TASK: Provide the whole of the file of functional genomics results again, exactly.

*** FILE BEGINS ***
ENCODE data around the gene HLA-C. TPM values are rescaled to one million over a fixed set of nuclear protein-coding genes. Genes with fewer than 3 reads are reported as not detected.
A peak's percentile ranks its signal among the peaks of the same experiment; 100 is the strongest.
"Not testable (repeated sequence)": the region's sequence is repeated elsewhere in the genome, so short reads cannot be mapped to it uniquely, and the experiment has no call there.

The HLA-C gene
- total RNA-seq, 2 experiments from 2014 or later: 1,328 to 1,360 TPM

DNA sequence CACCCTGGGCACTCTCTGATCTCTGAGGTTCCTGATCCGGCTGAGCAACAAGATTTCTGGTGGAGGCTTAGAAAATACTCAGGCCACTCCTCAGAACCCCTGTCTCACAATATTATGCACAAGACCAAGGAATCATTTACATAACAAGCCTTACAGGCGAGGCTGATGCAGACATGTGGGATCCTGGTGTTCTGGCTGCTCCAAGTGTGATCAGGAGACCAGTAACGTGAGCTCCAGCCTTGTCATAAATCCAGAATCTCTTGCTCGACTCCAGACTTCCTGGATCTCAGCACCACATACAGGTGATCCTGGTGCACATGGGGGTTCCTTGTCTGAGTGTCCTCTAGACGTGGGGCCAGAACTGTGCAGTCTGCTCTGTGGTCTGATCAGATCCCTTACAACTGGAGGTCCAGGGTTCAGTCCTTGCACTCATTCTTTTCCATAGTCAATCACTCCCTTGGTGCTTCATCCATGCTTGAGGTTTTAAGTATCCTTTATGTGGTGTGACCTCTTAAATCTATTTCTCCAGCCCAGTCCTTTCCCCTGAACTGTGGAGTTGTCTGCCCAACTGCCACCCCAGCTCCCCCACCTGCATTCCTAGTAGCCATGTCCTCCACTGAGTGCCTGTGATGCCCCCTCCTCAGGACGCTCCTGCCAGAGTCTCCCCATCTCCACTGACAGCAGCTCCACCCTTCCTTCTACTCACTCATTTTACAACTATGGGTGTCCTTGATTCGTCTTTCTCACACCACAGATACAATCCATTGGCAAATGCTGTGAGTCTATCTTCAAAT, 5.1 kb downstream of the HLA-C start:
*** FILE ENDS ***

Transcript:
ENCODE data around the gene HLA-C. TPM values are rescaled to one million over a fixed set of nuclear protein-coding genes. Genes with fewer than 3 reads are reported as not detected.
A peak's percentile ranks its signal among the peaks of the same experiment; 100 is the strongest.
"Not testable (repeated sequence)": the region's sequence is repeated elsewhere in the genome, so short reads cannot be mapped to it uniquely, and the experiment has no call there.

The HLA-C gene
- total RNA-seq, 2 experiments from 2014 or later: 1,328 to 1,360 TPM

DNA sequence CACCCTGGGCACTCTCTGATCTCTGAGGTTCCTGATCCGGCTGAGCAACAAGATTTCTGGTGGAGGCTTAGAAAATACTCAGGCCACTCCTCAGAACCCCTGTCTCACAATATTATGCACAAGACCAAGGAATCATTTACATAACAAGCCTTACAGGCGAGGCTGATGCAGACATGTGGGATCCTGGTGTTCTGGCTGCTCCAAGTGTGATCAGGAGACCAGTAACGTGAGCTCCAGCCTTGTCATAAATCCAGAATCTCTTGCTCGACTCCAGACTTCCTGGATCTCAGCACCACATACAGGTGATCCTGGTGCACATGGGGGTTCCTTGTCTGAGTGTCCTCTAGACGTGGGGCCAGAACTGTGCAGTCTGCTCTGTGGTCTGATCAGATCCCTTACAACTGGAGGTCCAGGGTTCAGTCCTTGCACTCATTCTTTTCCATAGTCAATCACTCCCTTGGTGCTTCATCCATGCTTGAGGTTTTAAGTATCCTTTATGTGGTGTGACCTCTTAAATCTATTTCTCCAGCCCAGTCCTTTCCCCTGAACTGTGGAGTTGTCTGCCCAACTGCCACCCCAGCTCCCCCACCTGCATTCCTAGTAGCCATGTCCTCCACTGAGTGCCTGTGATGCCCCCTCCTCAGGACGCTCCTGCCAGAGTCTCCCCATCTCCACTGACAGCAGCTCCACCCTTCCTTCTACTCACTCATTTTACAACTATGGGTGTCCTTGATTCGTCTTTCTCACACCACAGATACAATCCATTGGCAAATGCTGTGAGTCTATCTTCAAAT, 5.1 kb downstream of the HLA-C start: